Finally, the towel arrived, and this firm could be assured that its $2.97 would be properly booked and accounted for. On the other hand, there is no telling how much in sales it lost because we vowed to try a different store next time -- even if they do have those carbon-flourescent light bulbs we like because they save on utility costs. And cheap, too.

* We recently made a dinner without even thinking whether it was healthy, and now we fear it is going to come back to haunt us.

A while back, we had unthinkingly purchased one of those easily-prepared meals where everything comes in cans or packets and all you do is add water. You do have to bake it, but even we can manage that. In any event, this was sitting on the shelf, and we realized we had probably best eat it before whatever was inside the box developed sentience and started leading the other canned goods in a revolt.

So we made it. It tasted fine, if by fine we mean it was barely adequate, even for someone in our line of work. Still, we realized halfway through that we were basically eating fat: complete, utter, total fat. Gravy and potatoes and chicken and biscuits = fat. Yes, even in the chicken, because on second reflection we don’t think there was any meat in it at all.

Ugh. Now we have to eat Subway for a week to make up for it.

* OK, so that last part bit the wax tadpole. We don't care.

We're in a feisty mood again as of late, a situation which ... well, we haven't decided whether our sinus infection caused it, or whether killing off the infection has caused a return to our natural perpetually-annoyed state. What we will say is that we wouldn't wish a sinus infection on our worst enemies.

Then again ... no, we still wouldn't. For those of you who also suffer such problems know how patently horrible they are: the blinding pain, the watery eyes, the crushing and merciless pressure that seemingly envelopes all points in one's head.

We do readily admit that there are far worse things from which to suffer in this life. However, as the veteran of several surgeries, the odd medical trauma and other ailments, we can readily say that we have never suffered such misery as we have with our sinus problems. That's probably because we knew that with all those other things, they'd eventually come to an end.

And speaking of which, it is time for us to get some sleep. So, again, sorry for the lack of posting, and we'll be back to normal soon enough.

(1) We hardly ever remember our dreams; and even worse, we seem to very rarely have pleasant dreams. Rather, the dreams we do remember always seem equal parts of Bradbury, Serling, and Edward Gorey. They are generally very nasty affairs in which we are inevitably the victim: we get thrown out of airplanes and end up trapped in deadly situations and find ourselves in horribly byzantine bureaucratic struggles. We face financial ruin and despair, hellfire and brimstone, fear and terror, all "beyond the wall of sleep."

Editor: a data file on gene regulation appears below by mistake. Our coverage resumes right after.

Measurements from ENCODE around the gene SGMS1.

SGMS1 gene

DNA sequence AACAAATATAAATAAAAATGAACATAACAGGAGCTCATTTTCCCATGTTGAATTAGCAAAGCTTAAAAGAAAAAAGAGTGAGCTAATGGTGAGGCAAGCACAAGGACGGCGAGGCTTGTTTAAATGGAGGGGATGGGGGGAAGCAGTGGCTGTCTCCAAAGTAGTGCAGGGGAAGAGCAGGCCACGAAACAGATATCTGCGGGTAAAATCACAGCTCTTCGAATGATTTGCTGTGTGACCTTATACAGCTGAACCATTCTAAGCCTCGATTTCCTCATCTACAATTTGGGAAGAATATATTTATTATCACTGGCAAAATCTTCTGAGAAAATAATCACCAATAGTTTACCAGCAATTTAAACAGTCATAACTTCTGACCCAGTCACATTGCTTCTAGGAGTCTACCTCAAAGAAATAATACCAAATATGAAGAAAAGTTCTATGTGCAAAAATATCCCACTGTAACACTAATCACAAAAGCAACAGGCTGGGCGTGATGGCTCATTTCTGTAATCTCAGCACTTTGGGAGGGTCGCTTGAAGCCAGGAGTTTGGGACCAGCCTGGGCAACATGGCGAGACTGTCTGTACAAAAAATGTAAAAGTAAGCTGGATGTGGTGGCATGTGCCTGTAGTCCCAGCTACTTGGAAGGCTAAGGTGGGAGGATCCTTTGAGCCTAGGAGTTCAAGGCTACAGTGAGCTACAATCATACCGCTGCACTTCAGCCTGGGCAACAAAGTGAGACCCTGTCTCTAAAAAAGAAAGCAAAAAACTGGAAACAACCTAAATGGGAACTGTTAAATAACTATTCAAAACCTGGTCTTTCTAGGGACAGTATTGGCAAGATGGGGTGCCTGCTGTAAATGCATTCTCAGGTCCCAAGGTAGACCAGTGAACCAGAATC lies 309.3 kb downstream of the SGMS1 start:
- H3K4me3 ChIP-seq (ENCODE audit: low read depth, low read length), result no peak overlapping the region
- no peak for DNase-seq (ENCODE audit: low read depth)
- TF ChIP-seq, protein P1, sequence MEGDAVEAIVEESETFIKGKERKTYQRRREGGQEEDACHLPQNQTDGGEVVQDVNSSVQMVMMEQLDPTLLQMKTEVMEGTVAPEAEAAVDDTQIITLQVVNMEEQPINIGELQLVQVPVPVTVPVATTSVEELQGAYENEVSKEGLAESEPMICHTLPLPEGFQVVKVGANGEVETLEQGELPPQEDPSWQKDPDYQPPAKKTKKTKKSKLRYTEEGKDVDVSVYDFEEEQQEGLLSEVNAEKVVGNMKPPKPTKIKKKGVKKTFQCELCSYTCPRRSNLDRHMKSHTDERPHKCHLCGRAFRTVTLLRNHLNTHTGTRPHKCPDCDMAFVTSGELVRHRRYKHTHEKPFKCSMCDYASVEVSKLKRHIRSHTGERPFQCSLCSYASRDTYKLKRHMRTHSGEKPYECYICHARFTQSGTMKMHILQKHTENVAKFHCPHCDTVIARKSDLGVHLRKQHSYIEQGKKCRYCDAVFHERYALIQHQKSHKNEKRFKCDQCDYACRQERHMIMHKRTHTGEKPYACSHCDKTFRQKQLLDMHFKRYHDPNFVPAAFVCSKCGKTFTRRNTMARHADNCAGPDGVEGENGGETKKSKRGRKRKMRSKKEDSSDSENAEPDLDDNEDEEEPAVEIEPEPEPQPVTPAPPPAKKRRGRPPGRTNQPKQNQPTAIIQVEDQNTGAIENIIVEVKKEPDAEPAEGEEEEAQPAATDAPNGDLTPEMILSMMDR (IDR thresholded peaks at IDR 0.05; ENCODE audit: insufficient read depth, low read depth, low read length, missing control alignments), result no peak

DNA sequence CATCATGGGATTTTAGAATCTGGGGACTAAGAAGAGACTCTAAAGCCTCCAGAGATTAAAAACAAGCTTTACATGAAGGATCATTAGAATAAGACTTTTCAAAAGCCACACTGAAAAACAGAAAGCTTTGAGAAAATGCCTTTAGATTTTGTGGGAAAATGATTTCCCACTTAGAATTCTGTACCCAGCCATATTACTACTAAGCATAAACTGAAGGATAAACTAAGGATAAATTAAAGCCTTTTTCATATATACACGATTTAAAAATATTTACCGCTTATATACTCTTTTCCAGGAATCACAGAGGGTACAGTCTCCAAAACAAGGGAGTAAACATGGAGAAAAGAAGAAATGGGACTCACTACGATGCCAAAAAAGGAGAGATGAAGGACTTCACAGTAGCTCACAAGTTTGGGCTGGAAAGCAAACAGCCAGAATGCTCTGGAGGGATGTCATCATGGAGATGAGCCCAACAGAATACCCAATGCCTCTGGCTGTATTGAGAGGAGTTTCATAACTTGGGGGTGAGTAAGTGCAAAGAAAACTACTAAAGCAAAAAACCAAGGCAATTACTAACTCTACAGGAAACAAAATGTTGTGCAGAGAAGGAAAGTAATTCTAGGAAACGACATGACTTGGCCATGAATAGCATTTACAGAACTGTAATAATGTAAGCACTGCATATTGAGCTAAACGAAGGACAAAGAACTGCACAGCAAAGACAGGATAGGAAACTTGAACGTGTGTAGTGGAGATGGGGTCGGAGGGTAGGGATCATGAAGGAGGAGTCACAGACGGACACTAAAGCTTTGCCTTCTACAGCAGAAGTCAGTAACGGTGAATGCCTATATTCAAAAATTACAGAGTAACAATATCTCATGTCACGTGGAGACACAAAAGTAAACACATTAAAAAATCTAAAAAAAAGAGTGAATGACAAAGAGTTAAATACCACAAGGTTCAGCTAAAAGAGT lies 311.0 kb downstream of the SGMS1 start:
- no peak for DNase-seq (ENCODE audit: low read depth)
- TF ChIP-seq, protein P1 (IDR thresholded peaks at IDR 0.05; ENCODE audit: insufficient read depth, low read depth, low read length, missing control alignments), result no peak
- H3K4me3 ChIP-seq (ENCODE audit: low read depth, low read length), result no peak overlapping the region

Interestingly, we have found we are prone to recalling these nightmares when we eat heavily before going to bed; which would explain the heartburn we sometimes have in the mornings. This is one reason why we no longer snack before turning in for the night; it helps to ensure our experiences during sleep are walled off into our subconscious. It is a true pity we haven't found the secret as to which foods, if any, prompt good dreams.

We have also found that a key factor behind remembering our nightmares is whether we wear the air mask we have to treat our sleep apnea. When we don't wear it, we spend our sleep fighting to breathe, and we think this may explain why our brain gets so feisty. For when we do wear it, we are dead to the world. We've slept through earthquakes while wearing it.

However, to present a balanced picture, our good dreams are amazing. The last which we remember may have been ... oh, about six months or so, but we still recall it. We should point out that it was nothing erotic or manic, and that it did not otherwise depict some amazing success which we have little hope to achieve. Rather, it was calm and peaceful and quiet; and we awoke refreshed, committed to facing the world on a bright sunny morning. In the end, one can't complain a bit.

(2) God, would that suck. 11.1 percent? That's like Seventies-era unemployment, or something. Actually, we don't even think it was that bad then; so the last time we as a society experienced that was probably back in the Thirties.

Posted by Benjamin Kepple at March 24, 2004 11:37 PM | TrackBack